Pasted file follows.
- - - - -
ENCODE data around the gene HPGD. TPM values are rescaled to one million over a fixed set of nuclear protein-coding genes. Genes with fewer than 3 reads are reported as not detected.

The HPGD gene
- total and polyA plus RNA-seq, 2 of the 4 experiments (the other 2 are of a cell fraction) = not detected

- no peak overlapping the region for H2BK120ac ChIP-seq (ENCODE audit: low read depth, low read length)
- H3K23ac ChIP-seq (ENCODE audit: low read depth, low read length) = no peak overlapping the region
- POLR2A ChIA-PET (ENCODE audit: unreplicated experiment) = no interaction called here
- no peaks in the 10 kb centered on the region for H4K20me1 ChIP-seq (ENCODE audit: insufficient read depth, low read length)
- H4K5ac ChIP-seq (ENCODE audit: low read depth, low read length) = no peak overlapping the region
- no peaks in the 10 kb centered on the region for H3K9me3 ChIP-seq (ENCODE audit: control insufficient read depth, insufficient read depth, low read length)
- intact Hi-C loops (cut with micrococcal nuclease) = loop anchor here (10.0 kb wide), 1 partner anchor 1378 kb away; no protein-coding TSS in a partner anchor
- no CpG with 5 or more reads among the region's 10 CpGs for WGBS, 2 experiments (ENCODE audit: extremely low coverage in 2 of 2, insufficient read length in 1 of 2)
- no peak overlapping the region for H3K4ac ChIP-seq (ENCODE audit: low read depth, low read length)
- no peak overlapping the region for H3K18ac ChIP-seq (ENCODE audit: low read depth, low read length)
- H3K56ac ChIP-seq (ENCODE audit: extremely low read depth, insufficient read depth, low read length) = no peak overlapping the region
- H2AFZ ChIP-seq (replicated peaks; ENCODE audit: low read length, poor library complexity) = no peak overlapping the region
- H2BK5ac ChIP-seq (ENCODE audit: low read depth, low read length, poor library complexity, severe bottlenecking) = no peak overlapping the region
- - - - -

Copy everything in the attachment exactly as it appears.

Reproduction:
ENCODE data around the gene HPGD. TPM values are rescaled to one million over a fixed set of nuclear protein-coding genes. Genes with fewer than 3 reads are reported as not detected.

The HPGD gene
- total and polyA plus RNA-seq, 2 of the 4 experiments (the other 2 are of a cell fraction) = not detected

- no peak overlapping the region for H2BK120ac ChIP-seq (ENCODE audit: low read depth, low read length)
- H3K23ac ChIP-seq (ENCODE audit: low read depth, low read length) = no peak overlapping the region
- POLR2A ChIA-PET (ENCODE audit: unreplicated experiment) = no interaction called here
- no peaks in the 10 kb centered on the region for H4K20me1 ChIP-seq (ENCODE audit: insufficient read depth, low read length)
- H4K5ac ChIP-seq (ENCODE audit: low read depth, low read length) = no peak overlapping the region
- no peaks in the 10 kb centered on the region for H3K9me3 ChIP-seq (ENCODE audit: control insufficient read depth, insufficient read depth, low read length)
- intact Hi-C loops (cut with micrococcal nuclease) = loop anchor here (10.0 kb wide), 1 partner anchor 1378 kb away; no protein-coding TSS in a partner anchor
- no CpG with 5 or more reads among the region's 10 CpGs for WGBS, 2 experiments (ENCODE audit: extremely low coverage in 2 of 2, insufficient read length in 1 of 2)
- no peak overlapping the region for H3K4ac ChIP-seq (ENCODE audit: low read depth, low read length)
- no peak overlapping the region for H3K18ac ChIP-seq (ENCODE audit: low read depth, low read length)
- H3K56ac ChIP-seq (ENCODE audit: extremely low read depth, insufficient read depth, low read length) = no peak overlapping the region
- H2AFZ ChIP-seq (replicated peaks; ENCODE audit: low read length, poor library complexity) = no peak overlapping the region
- H2BK5ac ChIP-seq (ENCODE audit: low read depth, low read length, poor library complexity, severe bottlenecking) = no peak overlapping the region